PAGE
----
Declaration of Independence Signer Cites the True Foundation of Education

benjaminrush

Dr. Benjamin Rush signed the Declaration of Independence and later founded a Society for the Abolition of slavery. His views on education are as important today as when he first shared them.

“I proceed…to inquire what mode of education we shall adopt so as to secure to the state all of the advantages that are to be derived from the proper instruction of the you; and her I beg leave to remark that:

  • The only foundation for a useful education in a republic is to be laid on the foundation of religion.
  • Without this there can be no virtue, and
  • Without virtue there can be no liberty, and
  • Liberty is the object and life of all republican governments

But the religion I mean to recommend in this place is that of the New Testament…Its doctrines and precepts are calculated to promote the happiness of society and the safety and well-being of civil government.” Dr. Benjamin Rush

What does it take to wake up the body of believers?

What does it take to wake up the clergy?

4 thoughts on “Declaration of Independence Signer Cites the True Foundation of Education

    1. That’s right, Fran. Thanks for the comment.

      But waiting on God to “wake us” doe not get us off the hook. Virtually all of today’s family and cultural ills would be resolved if the body of believers just followed the Scriptural instructions God has already provided. Note that nearly all of my blogs end with the same two questions:

      What does it take to wake up the body of believers?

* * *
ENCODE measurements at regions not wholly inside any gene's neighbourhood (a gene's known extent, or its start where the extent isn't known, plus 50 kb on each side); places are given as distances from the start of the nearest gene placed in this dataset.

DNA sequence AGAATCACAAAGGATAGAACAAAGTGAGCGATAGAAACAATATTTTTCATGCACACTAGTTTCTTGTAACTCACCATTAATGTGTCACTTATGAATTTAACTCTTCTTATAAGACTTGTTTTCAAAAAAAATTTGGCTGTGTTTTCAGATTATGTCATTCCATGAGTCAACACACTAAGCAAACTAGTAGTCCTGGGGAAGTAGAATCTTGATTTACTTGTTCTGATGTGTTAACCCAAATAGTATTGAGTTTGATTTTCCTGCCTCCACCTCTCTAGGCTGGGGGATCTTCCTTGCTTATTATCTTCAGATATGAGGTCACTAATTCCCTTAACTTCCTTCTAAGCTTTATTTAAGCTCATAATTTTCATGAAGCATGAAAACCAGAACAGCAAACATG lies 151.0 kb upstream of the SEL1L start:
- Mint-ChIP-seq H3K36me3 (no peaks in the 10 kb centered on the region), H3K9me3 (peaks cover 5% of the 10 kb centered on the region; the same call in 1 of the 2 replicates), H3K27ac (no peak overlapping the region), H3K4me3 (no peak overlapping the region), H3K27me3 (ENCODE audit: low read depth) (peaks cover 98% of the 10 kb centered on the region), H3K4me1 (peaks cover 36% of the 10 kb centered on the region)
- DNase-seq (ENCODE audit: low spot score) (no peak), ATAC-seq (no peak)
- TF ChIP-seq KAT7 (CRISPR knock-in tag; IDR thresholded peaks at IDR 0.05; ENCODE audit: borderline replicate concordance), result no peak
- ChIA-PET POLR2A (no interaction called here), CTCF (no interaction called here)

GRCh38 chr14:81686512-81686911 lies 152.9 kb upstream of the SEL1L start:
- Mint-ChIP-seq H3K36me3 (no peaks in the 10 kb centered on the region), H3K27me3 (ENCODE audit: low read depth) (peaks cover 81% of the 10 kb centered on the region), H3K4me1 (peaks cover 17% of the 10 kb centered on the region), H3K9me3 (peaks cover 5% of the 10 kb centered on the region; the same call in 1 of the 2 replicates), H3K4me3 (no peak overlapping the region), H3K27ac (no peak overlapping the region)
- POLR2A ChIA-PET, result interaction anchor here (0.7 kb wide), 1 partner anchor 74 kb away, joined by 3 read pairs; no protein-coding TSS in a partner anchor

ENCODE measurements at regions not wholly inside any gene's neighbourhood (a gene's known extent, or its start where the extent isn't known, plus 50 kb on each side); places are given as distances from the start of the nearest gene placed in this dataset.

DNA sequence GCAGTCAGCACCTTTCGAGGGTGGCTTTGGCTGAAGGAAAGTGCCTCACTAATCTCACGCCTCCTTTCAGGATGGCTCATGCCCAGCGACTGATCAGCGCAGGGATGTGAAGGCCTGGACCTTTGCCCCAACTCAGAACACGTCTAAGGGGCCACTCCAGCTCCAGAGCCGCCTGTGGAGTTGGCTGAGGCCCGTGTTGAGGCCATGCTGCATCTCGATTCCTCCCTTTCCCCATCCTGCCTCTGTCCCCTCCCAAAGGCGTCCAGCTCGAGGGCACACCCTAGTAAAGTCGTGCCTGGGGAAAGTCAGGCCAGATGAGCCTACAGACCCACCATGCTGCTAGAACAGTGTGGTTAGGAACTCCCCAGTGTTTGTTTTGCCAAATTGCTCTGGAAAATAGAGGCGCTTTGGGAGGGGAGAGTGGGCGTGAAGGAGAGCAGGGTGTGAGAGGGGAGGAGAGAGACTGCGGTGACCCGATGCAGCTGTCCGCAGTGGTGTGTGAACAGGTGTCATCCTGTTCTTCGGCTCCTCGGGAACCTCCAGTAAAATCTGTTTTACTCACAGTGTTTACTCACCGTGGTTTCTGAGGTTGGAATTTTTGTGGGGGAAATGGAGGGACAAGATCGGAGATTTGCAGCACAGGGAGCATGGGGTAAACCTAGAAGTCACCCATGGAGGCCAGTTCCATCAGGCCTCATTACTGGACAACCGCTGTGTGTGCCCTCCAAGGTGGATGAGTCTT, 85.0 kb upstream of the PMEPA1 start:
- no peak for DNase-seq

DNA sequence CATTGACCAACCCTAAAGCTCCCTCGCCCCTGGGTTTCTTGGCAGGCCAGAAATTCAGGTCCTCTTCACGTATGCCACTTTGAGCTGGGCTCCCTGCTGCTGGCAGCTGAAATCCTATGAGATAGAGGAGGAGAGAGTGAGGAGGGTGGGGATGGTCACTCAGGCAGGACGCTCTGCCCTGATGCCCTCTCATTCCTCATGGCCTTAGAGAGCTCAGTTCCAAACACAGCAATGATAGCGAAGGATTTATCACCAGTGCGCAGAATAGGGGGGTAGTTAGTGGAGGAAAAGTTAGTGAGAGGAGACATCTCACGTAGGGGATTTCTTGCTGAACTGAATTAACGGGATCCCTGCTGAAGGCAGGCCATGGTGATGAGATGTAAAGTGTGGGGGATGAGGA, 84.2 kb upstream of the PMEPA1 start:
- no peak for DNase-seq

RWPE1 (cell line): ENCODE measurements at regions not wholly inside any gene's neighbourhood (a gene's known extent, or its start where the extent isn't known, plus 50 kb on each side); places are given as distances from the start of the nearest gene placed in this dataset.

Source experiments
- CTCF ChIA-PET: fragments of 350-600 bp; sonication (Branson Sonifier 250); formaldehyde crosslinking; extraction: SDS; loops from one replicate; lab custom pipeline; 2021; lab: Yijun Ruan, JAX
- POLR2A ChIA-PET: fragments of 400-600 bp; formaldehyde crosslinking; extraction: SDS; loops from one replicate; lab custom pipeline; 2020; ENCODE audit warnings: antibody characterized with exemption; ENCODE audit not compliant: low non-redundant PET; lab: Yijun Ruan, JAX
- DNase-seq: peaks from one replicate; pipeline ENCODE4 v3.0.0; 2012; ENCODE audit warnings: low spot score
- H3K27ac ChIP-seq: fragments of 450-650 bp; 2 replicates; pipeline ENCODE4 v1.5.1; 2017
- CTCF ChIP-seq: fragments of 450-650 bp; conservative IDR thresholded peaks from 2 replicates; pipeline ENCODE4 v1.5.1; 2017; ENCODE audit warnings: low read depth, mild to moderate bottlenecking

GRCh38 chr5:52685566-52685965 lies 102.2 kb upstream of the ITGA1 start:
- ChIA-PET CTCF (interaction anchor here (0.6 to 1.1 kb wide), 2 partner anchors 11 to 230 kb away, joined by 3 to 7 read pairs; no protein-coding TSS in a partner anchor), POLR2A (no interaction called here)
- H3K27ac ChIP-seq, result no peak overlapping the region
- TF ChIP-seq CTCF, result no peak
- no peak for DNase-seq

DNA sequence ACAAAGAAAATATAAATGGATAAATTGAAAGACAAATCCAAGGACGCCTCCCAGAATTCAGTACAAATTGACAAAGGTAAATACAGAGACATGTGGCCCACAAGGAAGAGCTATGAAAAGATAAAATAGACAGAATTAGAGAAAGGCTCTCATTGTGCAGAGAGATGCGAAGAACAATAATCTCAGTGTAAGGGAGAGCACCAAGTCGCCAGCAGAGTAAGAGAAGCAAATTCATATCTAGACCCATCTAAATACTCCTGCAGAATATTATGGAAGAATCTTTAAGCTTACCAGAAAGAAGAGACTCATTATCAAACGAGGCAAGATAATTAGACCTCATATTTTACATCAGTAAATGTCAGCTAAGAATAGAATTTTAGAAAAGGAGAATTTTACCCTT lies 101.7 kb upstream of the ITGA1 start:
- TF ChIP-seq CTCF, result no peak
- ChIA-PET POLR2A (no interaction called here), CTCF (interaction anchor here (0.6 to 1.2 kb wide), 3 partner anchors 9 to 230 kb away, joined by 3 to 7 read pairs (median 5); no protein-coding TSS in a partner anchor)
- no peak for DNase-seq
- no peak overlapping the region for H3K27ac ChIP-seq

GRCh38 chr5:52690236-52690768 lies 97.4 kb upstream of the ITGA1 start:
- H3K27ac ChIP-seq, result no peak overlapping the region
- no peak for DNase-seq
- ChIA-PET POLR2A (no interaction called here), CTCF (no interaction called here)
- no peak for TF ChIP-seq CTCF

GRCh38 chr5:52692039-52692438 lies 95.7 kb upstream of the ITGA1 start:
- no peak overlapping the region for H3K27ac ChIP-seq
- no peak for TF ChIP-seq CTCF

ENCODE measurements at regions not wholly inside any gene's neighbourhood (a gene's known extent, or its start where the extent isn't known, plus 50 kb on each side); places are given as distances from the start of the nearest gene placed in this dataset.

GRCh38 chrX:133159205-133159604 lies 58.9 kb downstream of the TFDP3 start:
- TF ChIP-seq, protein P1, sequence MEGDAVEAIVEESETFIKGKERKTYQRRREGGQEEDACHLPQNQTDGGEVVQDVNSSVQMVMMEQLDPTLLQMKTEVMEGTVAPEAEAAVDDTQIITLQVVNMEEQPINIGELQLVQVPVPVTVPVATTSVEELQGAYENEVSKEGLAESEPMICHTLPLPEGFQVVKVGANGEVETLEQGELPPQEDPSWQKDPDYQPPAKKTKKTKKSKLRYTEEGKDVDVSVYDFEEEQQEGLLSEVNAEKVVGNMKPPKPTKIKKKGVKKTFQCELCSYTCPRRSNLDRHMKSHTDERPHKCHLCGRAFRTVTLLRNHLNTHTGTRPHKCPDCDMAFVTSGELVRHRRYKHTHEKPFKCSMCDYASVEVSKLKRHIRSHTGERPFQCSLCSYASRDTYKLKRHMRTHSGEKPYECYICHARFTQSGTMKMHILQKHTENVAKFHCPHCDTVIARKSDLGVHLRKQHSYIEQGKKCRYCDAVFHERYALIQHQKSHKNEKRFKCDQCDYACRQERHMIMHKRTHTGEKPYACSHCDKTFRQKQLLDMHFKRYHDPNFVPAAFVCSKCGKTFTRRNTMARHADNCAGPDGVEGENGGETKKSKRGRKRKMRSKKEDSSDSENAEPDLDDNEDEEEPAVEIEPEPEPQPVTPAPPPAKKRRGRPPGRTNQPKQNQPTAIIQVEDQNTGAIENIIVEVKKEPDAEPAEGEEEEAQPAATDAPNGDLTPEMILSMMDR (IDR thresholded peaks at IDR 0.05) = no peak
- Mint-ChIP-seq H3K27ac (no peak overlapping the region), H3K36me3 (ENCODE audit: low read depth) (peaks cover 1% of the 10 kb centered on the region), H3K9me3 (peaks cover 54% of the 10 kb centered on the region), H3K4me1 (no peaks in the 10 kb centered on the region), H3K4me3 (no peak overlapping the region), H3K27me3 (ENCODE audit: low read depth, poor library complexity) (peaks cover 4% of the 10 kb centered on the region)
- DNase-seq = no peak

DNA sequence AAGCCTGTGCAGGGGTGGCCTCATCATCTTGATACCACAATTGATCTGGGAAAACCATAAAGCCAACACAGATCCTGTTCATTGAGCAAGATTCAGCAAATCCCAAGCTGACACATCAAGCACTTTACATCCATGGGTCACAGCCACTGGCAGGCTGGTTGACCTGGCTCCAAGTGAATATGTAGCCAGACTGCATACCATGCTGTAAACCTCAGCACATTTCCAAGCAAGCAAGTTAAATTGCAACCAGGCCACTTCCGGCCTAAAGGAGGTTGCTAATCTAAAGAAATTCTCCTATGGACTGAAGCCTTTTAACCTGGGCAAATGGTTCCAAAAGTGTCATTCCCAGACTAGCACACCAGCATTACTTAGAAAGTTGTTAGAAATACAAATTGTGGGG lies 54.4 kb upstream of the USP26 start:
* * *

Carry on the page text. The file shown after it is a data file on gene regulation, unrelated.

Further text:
What does it take to wake up the clergy?

      The great “philosopher” Pogo Pogo [actually a cartoon character] once said, “We have met the enemy and he is us!” If believers don’t actively and enthusiastically follow God, no one else will either.

      Liked by 1 person

    1. For 150 years the concept of separation of church and state was understood exactly as Thomas Jefferson intended. It was turned upside down by a U.S Supreme Court opinion handed down in the 1940s. I think the case was Elverson v. Board of Education. The Court effectively said that all religions are equal and all are equally subservient to the U.S. Government. The preceding is not a quote, but an underlying principle built into the opinion. With increasing fervor, the Court has attempted to ban religion, especially Judeo-Christian tradition, from the public square ever since. The case received little attention at the time, because of poor communications (compared to today), and it was handed down only about 15 months after the end of WWII, while the public was still basking in the afterglow of the hard won peace. The ongoing attempts to ban religion from the public square is especially harmful, because today more than 50% of the American culture works for the government (local, state, and federal).

      Liked by 1 person

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